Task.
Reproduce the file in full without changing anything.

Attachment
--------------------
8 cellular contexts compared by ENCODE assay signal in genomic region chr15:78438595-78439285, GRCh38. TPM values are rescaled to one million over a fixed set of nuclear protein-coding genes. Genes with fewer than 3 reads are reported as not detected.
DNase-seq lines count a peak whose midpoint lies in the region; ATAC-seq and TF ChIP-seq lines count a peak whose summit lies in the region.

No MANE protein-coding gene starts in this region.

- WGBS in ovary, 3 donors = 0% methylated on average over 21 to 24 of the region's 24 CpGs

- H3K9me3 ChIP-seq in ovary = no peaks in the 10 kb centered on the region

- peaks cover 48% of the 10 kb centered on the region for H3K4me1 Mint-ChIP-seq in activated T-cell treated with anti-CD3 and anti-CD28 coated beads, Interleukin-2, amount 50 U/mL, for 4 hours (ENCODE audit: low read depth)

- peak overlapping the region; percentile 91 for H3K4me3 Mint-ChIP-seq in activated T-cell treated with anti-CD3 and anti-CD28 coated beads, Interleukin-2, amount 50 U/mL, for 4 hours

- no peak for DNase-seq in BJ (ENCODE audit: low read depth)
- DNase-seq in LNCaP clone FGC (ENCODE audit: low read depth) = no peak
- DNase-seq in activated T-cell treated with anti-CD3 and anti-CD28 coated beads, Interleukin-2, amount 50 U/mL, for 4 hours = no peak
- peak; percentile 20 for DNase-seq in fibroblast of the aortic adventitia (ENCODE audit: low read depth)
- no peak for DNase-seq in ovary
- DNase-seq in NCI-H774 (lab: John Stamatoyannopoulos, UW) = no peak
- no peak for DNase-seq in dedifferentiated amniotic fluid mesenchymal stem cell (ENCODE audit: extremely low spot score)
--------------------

8 cellular contexts compared by ENCODE assay signal in genomic region chr15:78438595-78439285, GRCh38. TPM values are rescaled to one million over a fixed set of nuclear protein-coding genes. Genes with fewer than 3 reads are reported as not detected.
DNase-seq lines count a peak whose midpoint lies in the region; ATAC-seq and TF ChIP-seq lines count a peak whose summit lies in the region.

No MANE protein-coding gene starts in this region.

- WGBS in ovary, 3 donors = 0% methylated on average over 21 to 24 of the region's 24 CpGs

- H3K9me3 ChIP-seq in ovary = no peaks in the 10 kb centered on the region

- peaks cover 48% of the 10 kb centered on the region for H3K4me1 Mint-ChIP-seq in activated T-cell treated with anti-CD3 and anti-CD28 coated beads, Interleukin-2, amount 50 U/mL, for 4 hours (ENCODE audit: low read depth)

- peak overlapping the region; percentile 91 for H3K4me3 Mint-ChIP-seq in activated T-cell treated with anti-CD3 and anti-CD28 coated beads, Interleukin-2, amount 50 U/mL, for 4 hours

- no peak for DNase-seq in BJ (ENCODE audit: low read depth)
- DNase-seq in LNCaP clone FGC (ENCODE audit: low read depth) = no peak
- DNase-seq in activated T-cell treated with anti-CD3 and anti-CD28 coated beads, Interleukin-2, amount 50 U/mL, for 4 hours = no peak
- peak; percentile 20 for DNase-seq in fibroblast of the aortic adventitia (ENCODE audit: low read depth)
- no peak for DNase-seq in ovary
- DNase-seq in NCI-H774 (lab: John Stamatoyannopoulos, UW) = no peak
- no peak for DNase-seq in dedifferentiated amniotic fluid mesenchymal stem cell (ENCODE audit: extremely low spot score)